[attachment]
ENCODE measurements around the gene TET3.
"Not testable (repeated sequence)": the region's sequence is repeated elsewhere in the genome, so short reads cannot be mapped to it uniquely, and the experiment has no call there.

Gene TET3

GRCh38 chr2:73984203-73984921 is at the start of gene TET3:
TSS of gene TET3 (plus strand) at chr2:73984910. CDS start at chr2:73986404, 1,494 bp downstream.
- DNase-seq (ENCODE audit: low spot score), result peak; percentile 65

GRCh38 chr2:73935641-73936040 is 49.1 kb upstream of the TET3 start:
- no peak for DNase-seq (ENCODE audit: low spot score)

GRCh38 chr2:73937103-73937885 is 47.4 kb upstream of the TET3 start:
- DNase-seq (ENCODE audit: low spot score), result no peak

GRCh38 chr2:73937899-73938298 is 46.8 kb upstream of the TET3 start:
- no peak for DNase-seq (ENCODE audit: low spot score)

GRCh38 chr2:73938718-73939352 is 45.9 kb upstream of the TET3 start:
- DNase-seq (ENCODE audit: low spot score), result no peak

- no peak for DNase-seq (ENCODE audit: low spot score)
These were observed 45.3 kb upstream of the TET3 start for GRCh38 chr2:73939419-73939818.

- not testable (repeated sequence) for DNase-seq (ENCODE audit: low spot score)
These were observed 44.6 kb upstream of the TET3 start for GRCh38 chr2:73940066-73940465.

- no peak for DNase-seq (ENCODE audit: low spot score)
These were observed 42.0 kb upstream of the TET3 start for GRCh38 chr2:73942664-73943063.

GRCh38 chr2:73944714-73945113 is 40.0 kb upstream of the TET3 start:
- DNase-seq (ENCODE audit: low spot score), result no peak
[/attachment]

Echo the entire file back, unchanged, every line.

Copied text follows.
ENCODE measurements around the gene TET3.
"Not testable (repeated sequence)": the region's sequence is repeated elsewhere in the genome, so short reads cannot be mapped to it uniquely, and the experiment has no call there.

Gene TET3

GRCh38 chr2:73984203-73984921 is at the start of gene TET3:
TSS of gene TET3 (plus strand) at chr2:73984910. CDS start at chr2:73986404, 1,494 bp downstream.
- DNase-seq (ENCODE audit: low spot score), result peak; percentile 65

GRCh38 chr2:73935641-73936040 is 49.1 kb upstream of the TET3 start:
- no peak for DNase-seq (ENCODE audit: low spot score)

GRCh38 chr2:73937103-73937885 is 47.4 kb upstream of the TET3 start:
- DNase-seq (ENCODE audit: low spot score), result no peak

GRCh38 chr2:73937899-73938298 is 46.8 kb upstream of the TET3 start:
- no peak for DNase-seq (ENCODE audit: low spot score)

GRCh38 chr2:73938718-73939352 is 45.9 kb upstream of the TET3 start:
- DNase-seq (ENCODE audit: low spot score), result no peak

- no peak for DNase-seq (ENCODE audit: low spot score)
These were observed 45.3 kb upstream of the TET3 start for GRCh38 chr2:73939419-73939818.

- not testable (repeated sequence) for DNase-seq (ENCODE audit: low spot score)
These were observed 44.6 kb upstream of the TET3 start for GRCh38 chr2:73940066-73940465.

- no peak for DNase-seq (ENCODE audit: low spot score)
These were observed 42.0 kb upstream of the TET3 start for GRCh38 chr2:73942664-73943063.

GRCh38 chr2:73944714-73945113 is 40.0 kb upstream of the TET3 start:
- DNase-seq (ENCODE audit: low spot score), result no peak